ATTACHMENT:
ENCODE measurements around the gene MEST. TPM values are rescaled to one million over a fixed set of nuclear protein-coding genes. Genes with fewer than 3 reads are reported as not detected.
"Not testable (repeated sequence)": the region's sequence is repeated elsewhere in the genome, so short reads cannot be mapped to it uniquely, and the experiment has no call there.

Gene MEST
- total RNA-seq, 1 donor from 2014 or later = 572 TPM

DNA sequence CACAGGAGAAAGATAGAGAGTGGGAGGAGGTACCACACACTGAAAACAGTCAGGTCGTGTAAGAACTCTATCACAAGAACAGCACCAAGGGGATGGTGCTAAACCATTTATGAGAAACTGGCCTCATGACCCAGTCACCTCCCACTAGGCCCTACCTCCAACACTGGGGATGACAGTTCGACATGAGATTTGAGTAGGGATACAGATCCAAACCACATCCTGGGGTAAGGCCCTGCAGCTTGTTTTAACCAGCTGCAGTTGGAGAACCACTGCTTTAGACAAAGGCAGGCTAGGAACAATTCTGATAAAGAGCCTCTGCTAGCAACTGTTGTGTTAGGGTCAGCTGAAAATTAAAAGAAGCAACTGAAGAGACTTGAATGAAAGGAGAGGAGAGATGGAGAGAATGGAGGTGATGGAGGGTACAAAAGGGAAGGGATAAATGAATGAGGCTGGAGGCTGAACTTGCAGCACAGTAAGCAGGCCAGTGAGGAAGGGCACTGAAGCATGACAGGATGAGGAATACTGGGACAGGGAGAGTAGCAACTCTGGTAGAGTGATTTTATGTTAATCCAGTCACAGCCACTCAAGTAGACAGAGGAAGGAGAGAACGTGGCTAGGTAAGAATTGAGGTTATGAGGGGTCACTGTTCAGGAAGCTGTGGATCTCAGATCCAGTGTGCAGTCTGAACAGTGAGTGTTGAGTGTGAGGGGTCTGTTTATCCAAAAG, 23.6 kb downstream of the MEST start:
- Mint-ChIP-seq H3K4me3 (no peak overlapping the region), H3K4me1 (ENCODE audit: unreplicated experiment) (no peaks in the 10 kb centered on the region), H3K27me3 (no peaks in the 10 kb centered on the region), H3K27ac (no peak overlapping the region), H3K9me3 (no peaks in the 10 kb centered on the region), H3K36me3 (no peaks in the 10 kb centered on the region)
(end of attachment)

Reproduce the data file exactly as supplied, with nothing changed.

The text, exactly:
ENCODE measurements around the gene MEST. TPM values are rescaled to one million over a fixed set of nuclear protein-coding genes. Genes with fewer than 3 reads are reported as not detected.
"Not testable (repeated sequence)": the region's sequence is repeated elsewhere in the genome, so short reads cannot be mapped to it uniquely, and the experiment has no call there.

Gene MEST
- total RNA-seq, 1 donor from 2014 or later = 572 TPM

DNA sequence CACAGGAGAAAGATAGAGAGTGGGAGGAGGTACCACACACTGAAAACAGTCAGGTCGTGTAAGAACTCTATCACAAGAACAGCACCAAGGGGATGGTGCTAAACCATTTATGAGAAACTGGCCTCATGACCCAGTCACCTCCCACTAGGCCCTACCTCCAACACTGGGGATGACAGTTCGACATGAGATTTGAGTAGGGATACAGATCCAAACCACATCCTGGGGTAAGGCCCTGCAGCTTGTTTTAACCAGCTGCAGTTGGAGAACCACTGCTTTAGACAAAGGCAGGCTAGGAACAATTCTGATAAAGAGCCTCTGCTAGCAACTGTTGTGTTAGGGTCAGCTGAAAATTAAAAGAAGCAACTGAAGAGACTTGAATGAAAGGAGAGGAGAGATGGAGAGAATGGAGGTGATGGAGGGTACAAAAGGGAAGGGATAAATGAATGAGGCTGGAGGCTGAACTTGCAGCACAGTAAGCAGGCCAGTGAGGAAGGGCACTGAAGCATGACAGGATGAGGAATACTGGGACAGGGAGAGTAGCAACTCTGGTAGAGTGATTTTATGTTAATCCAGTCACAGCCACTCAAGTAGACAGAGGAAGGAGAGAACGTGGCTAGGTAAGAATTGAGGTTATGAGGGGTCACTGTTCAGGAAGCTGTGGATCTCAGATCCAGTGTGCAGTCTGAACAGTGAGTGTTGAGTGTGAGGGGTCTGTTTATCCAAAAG, 23.6 kb downstream of the MEST start:
- Mint-ChIP-seq H3K4me3 (no peak overlapping the region), H3K4me1 (ENCODE audit: unreplicated experiment) (no peaks in the 10 kb centered on the region), H3K27me3 (no peaks in the 10 kb centered on the region), H3K27ac (no peak overlapping the region), H3K9me3 (no peaks in the 10 kb centered on the region), H3K36me3 (no peaks in the 10 kb centered on the region)